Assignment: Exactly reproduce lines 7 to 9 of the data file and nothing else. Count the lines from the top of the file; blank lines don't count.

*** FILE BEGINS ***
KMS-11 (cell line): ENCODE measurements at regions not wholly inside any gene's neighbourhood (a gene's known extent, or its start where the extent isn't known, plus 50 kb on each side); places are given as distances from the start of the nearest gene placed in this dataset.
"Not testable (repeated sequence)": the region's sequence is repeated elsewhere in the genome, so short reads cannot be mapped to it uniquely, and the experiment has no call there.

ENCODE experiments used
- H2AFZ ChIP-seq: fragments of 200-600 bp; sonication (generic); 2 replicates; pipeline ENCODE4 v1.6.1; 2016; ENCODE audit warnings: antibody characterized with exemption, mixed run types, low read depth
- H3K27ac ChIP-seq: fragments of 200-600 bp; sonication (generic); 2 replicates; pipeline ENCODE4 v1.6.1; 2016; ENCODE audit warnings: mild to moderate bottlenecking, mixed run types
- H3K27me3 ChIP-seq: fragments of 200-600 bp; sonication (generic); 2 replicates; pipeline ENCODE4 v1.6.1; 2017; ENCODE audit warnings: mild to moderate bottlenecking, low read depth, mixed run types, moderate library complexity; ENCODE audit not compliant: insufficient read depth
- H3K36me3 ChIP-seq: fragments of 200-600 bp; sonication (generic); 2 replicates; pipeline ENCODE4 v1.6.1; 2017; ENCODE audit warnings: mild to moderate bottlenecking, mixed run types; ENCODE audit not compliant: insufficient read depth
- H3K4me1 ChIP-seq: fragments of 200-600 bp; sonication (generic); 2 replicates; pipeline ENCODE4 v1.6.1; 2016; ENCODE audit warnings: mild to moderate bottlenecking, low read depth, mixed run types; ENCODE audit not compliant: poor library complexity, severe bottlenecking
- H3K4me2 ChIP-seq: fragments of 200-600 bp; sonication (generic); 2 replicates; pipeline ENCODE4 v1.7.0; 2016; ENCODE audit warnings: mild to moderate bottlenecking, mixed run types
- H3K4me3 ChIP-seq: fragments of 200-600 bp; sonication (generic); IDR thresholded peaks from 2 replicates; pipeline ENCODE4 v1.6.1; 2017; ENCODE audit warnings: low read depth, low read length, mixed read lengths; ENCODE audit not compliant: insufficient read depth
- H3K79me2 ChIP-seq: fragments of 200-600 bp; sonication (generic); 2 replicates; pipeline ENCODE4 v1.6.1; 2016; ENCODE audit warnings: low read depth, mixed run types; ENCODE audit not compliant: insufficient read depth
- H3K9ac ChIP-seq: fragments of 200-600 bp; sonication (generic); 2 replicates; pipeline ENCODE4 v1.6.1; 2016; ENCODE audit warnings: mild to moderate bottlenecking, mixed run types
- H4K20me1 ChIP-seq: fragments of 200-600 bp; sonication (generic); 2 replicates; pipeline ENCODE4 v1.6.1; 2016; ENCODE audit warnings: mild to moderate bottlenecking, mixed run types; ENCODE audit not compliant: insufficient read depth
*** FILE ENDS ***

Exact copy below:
- H3K36me3 ChIP-seq: fragments of 200-600 bp; sonication (generic); 2 replicates; pipeline ENCODE4 v1.6.1; 2017; ENCODE audit warnings: mild to moderate bottlenecking, mixed run types; ENCODE audit not compliant: insufficient read depth
- H3K4me1 ChIP-seq: fragments of 200-600 bp; sonication (generic); 2 replicates; pipeline ENCODE4 v1.6.1; 2016; ENCODE audit warnings: mild to moderate bottlenecking, low read depth, mixed run types; ENCODE audit not compliant: poor library complexity, severe bottlenecking
- H3K4me2 ChIP-seq: fragments of 200-600 bp; sonication (generic); 2 replicates; pipeline ENCODE4 v1.7.0; 2016; ENCODE audit warnings: mild to moderate bottlenecking, mixed run types